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The Communication Disorders Program at the University of Connecticut

The mission of the Communication Disorders Program is to develop a theoretical perspective on human communication disorders and their clinical management. The undergraduate concentration is a pre-professional major within the liberal arts and sciences curriculum. Upon graduation, students pursue studies in one of two distinct areas offered within the graduate program leading to either professional or research degrees.

Audiology. An audiologist is trained to diagnose and manage disorders of hearing and auditory processing, to provide counseling and habilitation methods, and to apply a variety of technologies such as hearing aids and assistive listening devices to enhance hearing and auditory processing in persons diagnosed with impairment. The Doctor of Audiology (Au.D.) is the required professional entry-level degree.

Speech-Language Pathology. A speech-language pathologist is trained to diagnose and treat developmental and acquired communication disorders such as difficulties with comprehension and generation of language, speech or voice production, or speech fluency. Speech-language pathologists are also trained to diagnose and treat swallowing disorders. The M.A. in Speech-Language Pathology is the required professional entry-level degree and also prepares students for clinical certification.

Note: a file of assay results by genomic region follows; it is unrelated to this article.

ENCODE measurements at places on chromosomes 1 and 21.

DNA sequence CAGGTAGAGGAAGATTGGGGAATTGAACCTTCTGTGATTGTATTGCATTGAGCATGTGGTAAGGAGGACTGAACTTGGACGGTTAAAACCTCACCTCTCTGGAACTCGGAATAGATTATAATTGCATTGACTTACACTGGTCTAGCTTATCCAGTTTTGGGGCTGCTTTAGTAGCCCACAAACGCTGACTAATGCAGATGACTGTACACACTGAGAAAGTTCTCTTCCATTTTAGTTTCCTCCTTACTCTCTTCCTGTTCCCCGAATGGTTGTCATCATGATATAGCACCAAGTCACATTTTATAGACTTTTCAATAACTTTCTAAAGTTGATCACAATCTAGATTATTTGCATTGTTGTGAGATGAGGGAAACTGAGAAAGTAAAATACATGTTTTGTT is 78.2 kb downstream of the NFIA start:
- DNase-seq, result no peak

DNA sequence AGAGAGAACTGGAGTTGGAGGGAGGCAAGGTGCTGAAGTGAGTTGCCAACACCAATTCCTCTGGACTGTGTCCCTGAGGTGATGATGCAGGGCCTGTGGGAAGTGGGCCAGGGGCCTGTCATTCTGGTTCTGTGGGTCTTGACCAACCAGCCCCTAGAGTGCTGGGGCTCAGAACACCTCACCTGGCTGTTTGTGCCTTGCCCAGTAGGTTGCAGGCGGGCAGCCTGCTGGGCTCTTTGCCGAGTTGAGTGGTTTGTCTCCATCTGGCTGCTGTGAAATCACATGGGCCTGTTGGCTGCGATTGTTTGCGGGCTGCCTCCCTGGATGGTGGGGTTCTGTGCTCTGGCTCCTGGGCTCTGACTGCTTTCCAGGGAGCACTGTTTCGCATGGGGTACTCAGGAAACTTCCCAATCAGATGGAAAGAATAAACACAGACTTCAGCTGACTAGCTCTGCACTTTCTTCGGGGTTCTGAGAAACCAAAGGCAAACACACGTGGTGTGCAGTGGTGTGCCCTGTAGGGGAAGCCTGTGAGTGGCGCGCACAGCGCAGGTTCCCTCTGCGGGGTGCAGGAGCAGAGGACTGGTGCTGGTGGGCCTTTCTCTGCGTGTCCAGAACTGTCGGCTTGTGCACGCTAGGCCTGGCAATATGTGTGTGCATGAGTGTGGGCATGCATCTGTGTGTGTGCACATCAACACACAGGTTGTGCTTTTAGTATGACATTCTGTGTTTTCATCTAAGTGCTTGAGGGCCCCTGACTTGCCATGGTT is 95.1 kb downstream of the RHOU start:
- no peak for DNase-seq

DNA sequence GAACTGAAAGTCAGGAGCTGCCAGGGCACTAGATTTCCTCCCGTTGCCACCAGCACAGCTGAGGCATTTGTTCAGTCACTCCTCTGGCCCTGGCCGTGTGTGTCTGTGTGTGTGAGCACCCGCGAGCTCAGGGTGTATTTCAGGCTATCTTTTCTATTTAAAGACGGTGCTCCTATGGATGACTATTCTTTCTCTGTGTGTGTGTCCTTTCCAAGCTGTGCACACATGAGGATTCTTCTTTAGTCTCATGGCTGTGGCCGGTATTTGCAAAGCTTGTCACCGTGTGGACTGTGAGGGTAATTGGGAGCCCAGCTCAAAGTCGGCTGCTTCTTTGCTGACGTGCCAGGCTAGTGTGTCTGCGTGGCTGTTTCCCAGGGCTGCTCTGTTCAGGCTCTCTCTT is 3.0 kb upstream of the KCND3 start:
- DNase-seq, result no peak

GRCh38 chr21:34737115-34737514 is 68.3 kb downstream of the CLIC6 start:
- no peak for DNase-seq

Clinical experiences in speech language pathology and audiology are important components of these degree programs and are offered in the UConn Speech and Hearing Clinic (located in the D.C. Phillips Communication Sciences Building) as well as at several external sites. Off-campus placements include acute and rehabilitation hospitals, long term-care facilities, out-patient clinics, birth-to-three agencies, schools, and private practice settings.

Both degree programs are accredited by the American Speech, Language, Hearing Association's (ASHA) Council on Academic Accreditation (CAA).

Five areas of emphasis are offered for the research Ph.D. degree: (1) speech pathology, (2) language, (3) audiology, (4) speech science, and (5) hearing science. The curriculum involves broad-based coursework and mentored experimental investigations followed by dissertation research.